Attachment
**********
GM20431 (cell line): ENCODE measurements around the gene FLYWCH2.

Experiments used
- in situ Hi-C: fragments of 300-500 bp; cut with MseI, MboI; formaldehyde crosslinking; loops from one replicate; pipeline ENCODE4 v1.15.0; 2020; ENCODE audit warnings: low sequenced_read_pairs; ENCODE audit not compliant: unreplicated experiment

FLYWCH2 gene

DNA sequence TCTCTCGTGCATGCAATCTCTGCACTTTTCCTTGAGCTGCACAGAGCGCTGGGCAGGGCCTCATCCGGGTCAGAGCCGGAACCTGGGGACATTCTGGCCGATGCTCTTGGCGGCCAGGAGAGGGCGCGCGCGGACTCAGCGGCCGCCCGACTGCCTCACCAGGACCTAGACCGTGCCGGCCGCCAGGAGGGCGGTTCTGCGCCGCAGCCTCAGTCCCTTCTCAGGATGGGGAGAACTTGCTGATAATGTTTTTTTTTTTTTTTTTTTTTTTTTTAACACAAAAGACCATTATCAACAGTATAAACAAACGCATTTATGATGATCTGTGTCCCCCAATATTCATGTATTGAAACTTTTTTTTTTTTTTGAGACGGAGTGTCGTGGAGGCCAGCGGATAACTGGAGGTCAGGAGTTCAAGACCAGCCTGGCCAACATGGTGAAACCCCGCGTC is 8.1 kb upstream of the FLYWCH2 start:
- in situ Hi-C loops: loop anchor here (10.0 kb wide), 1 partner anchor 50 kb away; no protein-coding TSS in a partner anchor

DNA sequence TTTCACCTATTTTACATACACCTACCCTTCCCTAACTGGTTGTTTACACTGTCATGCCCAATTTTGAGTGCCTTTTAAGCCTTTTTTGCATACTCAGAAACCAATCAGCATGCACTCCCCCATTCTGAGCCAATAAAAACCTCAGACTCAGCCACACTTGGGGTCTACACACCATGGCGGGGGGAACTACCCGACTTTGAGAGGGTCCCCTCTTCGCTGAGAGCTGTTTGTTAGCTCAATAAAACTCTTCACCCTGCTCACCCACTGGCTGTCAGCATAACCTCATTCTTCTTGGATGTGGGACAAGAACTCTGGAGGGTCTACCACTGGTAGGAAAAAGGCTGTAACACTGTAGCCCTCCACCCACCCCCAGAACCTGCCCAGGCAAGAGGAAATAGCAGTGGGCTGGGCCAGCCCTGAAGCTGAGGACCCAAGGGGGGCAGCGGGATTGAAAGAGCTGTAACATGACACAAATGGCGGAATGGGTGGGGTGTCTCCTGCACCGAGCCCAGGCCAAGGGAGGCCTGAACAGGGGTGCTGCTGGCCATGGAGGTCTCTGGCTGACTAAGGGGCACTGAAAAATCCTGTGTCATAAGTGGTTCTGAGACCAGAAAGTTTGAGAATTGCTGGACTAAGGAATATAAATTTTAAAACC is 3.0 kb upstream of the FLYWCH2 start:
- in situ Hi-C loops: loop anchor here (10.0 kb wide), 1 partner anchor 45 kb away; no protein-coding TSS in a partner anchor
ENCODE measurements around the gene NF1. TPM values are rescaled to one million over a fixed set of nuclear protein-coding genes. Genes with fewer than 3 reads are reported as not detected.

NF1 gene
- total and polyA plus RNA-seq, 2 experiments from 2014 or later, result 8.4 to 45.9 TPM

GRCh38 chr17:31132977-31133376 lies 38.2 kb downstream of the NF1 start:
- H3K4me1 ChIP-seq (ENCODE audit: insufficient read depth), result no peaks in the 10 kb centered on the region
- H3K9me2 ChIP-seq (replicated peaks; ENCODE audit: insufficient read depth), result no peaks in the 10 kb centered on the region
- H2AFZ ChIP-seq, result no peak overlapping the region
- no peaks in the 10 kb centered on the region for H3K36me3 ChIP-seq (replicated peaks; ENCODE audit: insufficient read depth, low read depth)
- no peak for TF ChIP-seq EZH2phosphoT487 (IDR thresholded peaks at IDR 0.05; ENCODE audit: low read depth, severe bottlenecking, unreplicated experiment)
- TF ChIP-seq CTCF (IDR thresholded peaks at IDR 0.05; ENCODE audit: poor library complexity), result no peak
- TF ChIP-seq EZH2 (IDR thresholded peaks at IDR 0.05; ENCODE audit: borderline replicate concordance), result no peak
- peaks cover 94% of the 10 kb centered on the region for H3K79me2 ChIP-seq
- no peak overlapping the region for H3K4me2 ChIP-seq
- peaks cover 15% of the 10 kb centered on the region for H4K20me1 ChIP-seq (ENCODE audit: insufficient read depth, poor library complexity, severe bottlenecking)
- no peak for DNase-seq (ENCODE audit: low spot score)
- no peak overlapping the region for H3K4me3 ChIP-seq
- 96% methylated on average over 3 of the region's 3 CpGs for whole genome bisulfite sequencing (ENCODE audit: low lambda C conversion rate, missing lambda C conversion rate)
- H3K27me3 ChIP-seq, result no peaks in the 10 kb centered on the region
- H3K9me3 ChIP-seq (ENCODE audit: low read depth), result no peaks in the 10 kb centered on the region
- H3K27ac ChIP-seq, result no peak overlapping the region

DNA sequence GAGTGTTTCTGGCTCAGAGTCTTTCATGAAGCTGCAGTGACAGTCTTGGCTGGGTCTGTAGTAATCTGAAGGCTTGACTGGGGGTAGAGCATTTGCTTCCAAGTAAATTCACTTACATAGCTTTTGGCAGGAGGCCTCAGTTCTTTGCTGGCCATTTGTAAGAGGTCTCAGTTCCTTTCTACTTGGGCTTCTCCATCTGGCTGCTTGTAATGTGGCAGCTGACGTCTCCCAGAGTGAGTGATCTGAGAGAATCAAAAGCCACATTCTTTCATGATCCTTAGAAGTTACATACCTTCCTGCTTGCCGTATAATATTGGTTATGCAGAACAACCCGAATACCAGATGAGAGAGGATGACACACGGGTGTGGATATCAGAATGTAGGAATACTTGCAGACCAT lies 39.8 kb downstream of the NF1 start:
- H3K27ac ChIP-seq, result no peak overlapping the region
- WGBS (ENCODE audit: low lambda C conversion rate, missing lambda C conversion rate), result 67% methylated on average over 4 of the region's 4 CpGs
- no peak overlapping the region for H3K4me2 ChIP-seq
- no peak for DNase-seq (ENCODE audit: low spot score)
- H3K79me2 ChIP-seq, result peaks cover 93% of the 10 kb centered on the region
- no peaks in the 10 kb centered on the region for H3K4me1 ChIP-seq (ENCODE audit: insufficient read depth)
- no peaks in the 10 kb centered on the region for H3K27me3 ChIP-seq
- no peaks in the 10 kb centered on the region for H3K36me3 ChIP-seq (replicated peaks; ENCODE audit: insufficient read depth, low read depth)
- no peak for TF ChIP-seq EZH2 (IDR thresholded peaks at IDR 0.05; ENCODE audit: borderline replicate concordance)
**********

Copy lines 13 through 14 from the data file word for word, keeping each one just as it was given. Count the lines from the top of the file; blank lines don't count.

- H3K4me1 ChIP-seq (ENCODE audit: insufficient read depth), result no peaks in the 10 kb centered on the region
- H3K9me2 ChIP-seq (replicated peaks; ENCODE audit: insufficient read depth), result no peaks in the 10 kb centered on the region